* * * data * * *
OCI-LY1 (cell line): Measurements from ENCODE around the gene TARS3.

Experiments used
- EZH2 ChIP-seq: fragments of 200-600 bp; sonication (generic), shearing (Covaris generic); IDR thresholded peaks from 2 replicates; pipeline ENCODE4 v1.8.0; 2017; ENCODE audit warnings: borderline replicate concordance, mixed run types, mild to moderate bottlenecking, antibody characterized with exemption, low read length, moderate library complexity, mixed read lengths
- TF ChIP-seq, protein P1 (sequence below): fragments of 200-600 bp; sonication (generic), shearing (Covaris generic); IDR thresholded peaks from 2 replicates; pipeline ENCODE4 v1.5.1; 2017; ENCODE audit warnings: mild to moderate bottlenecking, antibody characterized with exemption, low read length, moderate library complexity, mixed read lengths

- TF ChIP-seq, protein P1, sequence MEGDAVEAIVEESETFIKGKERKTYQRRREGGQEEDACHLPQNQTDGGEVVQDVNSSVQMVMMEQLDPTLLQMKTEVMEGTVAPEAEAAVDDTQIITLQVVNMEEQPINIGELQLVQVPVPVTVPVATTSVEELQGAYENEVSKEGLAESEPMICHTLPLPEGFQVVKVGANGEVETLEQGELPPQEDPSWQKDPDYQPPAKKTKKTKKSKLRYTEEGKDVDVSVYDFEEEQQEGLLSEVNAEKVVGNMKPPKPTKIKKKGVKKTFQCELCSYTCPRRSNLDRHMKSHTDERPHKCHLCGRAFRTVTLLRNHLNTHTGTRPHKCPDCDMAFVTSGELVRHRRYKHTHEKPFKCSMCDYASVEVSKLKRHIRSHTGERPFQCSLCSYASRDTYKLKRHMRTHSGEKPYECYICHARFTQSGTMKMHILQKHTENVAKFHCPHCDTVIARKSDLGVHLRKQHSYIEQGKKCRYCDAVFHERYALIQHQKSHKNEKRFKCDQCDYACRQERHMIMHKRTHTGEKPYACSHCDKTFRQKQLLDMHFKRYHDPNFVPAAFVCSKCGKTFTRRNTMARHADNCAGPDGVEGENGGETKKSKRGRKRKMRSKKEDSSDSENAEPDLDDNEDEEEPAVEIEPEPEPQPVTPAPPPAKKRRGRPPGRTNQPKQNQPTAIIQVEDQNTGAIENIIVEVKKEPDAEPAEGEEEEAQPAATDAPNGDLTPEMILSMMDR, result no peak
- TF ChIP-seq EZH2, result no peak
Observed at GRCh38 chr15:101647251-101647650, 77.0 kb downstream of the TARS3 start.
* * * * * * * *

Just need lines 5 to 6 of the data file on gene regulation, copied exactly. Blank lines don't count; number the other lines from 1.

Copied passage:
- TF ChIP-seq, protein P1, sequence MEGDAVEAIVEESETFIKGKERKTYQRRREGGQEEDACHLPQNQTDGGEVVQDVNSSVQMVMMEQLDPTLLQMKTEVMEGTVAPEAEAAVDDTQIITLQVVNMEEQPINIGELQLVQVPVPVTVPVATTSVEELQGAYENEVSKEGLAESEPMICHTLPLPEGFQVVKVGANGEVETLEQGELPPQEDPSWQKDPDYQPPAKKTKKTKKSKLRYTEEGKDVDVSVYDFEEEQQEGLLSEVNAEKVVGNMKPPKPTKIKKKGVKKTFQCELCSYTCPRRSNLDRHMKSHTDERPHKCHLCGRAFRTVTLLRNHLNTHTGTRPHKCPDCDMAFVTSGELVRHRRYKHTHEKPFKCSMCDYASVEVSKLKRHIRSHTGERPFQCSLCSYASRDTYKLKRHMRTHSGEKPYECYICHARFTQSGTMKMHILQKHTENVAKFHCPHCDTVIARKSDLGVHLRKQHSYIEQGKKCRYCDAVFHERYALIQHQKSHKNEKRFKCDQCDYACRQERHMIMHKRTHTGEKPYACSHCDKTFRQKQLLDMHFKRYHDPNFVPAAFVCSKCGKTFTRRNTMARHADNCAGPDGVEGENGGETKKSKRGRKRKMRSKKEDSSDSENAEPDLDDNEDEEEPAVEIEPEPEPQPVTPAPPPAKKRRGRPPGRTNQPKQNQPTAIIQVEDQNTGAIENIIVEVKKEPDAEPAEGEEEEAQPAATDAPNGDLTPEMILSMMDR, result no peak
- TF ChIP-seq EZH2, result no peak